• Annex 3. The Structure of the Insurance and Reinsurance Sectors, and the Role of the Reinsurance Sector in Mitigating Climate Risks in the ME&CA Region

  • Annex 4. Investing for a Greener Economy: The Special Role of SWFs in Scaling Up Green Finance in the ME&CA Region

  • Annex 5. Potential Role of Central Banks in Supporting the Development of Climate Finance and Markets

  • References


  • Box 1. Climate Risk Analysis in ME&CA Financial Stability Reports

  • Box 2. Bank Stock Returns around Climate Disasters

  • Box 3. Public Green Financing Inflows to ME&CA (including Multilateral Development Banks)

  • Box 4. Islamic Financial Instruments and Green Financing in the Middle East and Central Asia

  • Box 5. The Development of Carbon Pricing Mechanisms and Carbon Markets in the Middle East and Central Asia


  • Figure 1. Orderly and Disorderly Scenarios for Unfolding Physical and Transition Risks and Their Interaction

  • Figure 2. Climate Risks and Transmission Channels to the Banking Sector Risks in the ME&CA Region

  • Figure 3. Physical Risks in the ME&CA Region

  • Figure 4. Projected Median Increase in the Larges t Five-Day Cumulative Precipitation

  • Figure 5. On Average, ME&CA Banks Appear to Be Able to Withstand a Single Climate-Related Disaster

  • Figure 6. Future Physical Risks for the ME&CA Banks

  • Figure 7. ME&CA Emissions per GDP, 2019

  • Figure 8. ME&CA Sectoral Emission Intensity, 2019

  • Figure 9. ME&CA Firm-level Stress Test

  • Figure 10. ME&CA Banking Sector Stress Test

  • Figure 11. Share of Loans at Risk

  • Figure 12. Stranded Assets by Type of Fossil Fuel

  • Figure 13. Stranded Assets by Sector

  • Figure 14. Stranded Assets by Type of Ownership

  • Figure 15. Cumulative Losses Mediated through the Financial Sector

  • Figure 16. Climate Risks and Transmission Channels to the Insurance Sector in the ME&CA Region

  • Figure 17. Insurance Resilience Index against Natural Catastrophes

  • Figure 18. Economic Losses and Insured Losses due to Natural Catastrophes in ME&CA

  • Figure 19. ME&CA Financing Needs, Upper Range

  • Figure 20. Expressed Financing Needs, by Region

  • Figure 21. Countr y Classifcation Based on Resource Endowment and Financial Development

  • Figure 22. ME&CA Financing Needs and Government Debt

  • Figure 23. Adaptation Costs to Selected Climate Risks

  • Figure 24. Climate Finance Flows

  • Figure 25. Climate Finance Composition, 2019/20

  • Figure 26. Private Climate Finance Composition, 2019/20

  • Figure 27. Green Financing by Instruments and Industry, 2003–22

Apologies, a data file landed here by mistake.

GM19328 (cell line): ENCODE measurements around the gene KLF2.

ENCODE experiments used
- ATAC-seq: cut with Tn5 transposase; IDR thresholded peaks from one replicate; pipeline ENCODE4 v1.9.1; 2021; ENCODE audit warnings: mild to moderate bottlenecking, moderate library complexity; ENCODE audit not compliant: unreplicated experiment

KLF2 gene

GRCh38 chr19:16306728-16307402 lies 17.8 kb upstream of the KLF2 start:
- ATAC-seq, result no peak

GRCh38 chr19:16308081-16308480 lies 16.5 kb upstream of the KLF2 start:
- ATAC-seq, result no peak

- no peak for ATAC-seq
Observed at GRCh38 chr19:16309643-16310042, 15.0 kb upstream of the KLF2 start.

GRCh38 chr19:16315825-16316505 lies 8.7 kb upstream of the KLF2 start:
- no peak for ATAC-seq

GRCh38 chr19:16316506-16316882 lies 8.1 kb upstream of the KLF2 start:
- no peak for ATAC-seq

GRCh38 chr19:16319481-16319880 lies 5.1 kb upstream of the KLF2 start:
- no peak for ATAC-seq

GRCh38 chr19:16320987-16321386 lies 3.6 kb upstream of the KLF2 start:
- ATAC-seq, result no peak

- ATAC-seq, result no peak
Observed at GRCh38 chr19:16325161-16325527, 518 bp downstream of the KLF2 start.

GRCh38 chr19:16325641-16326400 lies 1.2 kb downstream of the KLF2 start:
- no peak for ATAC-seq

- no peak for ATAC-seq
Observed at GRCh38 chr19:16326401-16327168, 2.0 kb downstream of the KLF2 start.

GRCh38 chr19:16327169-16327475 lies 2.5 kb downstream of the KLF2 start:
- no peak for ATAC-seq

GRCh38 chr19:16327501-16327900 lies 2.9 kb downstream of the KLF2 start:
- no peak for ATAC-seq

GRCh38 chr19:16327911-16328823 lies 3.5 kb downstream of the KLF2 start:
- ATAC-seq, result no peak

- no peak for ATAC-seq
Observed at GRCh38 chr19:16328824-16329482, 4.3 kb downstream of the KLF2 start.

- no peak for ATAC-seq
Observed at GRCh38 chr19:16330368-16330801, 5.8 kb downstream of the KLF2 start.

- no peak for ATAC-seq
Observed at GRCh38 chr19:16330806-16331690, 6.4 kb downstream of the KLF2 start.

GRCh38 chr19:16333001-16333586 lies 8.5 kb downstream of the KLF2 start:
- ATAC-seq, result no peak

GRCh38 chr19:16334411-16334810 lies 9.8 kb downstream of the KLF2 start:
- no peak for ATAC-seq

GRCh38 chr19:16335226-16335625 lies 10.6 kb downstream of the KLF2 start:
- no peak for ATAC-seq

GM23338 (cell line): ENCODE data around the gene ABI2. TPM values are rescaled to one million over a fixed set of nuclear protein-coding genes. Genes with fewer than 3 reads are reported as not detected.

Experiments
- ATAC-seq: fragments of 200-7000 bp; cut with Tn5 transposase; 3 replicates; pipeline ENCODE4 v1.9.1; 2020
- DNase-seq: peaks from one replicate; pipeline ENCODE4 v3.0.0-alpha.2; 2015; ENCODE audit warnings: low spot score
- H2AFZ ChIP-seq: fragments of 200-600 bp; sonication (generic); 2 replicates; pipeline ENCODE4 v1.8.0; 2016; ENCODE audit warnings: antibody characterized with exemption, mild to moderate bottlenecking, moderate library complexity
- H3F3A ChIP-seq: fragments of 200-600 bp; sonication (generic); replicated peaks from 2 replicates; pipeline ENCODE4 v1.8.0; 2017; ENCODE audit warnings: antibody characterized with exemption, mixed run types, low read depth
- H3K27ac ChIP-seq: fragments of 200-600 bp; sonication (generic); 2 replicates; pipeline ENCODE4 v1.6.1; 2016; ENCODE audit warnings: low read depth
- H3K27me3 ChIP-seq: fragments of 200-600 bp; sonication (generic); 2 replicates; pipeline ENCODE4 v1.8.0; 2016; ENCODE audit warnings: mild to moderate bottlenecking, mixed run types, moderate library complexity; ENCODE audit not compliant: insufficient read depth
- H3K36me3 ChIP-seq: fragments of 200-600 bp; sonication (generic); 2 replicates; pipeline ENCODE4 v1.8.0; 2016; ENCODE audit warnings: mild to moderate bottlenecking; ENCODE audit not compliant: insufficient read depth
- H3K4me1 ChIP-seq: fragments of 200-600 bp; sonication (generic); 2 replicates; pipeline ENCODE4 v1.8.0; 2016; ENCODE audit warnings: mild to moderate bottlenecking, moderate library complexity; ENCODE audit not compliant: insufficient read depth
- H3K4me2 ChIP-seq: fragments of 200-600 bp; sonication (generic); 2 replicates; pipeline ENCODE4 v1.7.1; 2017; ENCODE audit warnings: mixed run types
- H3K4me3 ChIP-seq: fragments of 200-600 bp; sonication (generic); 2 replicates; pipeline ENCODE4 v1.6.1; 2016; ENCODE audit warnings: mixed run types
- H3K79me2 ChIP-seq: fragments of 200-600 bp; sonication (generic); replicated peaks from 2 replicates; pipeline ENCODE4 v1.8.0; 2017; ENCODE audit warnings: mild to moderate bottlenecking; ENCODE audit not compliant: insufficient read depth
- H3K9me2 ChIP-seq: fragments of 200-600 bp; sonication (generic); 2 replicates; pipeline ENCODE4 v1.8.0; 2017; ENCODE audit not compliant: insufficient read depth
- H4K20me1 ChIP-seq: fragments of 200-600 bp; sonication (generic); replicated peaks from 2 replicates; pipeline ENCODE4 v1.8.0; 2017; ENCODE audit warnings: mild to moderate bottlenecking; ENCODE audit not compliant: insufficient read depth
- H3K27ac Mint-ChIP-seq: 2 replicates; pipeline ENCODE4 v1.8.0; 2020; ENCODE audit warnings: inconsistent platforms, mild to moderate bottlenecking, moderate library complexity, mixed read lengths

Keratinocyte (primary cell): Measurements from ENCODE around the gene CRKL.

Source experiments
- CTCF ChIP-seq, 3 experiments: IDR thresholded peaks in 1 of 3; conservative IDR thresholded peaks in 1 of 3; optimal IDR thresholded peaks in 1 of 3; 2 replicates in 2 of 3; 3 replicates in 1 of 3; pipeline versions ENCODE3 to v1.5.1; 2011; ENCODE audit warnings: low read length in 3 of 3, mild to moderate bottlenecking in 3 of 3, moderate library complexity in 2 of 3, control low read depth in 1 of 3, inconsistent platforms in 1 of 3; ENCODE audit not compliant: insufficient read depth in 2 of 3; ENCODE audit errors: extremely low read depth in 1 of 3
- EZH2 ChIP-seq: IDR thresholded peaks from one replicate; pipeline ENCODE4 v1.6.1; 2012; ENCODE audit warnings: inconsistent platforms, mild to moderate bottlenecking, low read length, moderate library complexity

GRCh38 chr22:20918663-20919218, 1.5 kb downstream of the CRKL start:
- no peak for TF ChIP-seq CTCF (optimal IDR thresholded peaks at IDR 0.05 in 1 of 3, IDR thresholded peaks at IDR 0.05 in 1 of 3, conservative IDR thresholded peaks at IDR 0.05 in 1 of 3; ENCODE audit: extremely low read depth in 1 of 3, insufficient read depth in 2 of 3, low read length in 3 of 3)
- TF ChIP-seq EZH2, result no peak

• Figure 28. Total Deposit Grow th in Commercial Banks of Oil Exporters

  • Figure 29. Financial Development Indices, 2021


  • Table 1. Policies to Strengthen the Bank Resilience to Climate Events

  • Table 2. Potential New Macroprudential Tools and Measures

  • Table 3. Financial Sec tor Actions to Facilitate Private Green Financing

  • Table 4. Enabling Environment for Private Green Finance

Executive Summary

The financial sectors in Middle East and Central Asia (ME&CA) countries should play an important role in supporting climate related policies for the region. The sectors are vulnerable to downside risks from climate-related shocks and at the same time offer potential to help fll the financing gap for needed adaptation and mitigation strategies. Successful approaches to climate change in the region therefore require coherent integration of financial sector strategies within the overall policy framework to meet climate challenges.

To this end, policymakers must ensure that financial sectors are prepared for a green future. Given the significant disparity in savings among countries in the ME&CA region, this calls for a tailored approach. Specifically, in countries with less developed private finance, bolstering financial readiness is crucial. Oil-exporting countries can channel their substantial oil revenues and public savings into climate investment initiatives, while continuing to foster the growth of private green finance. Oil-importing countries should prioritize the development of their capital markets to enhance investment capabilities. Meanwhile, low-income countries and fragile states face a distinct challenge due to their limited financing, while any additional debt issuance might lead to the crowding out of private investment. Nevertheless, they can still focus on mitigating risks within their financial sectors, thereby creating a more conducive environment for future green investments. Each of these strategies is vital in addressing the unique financial landscapes across the ME&CA region.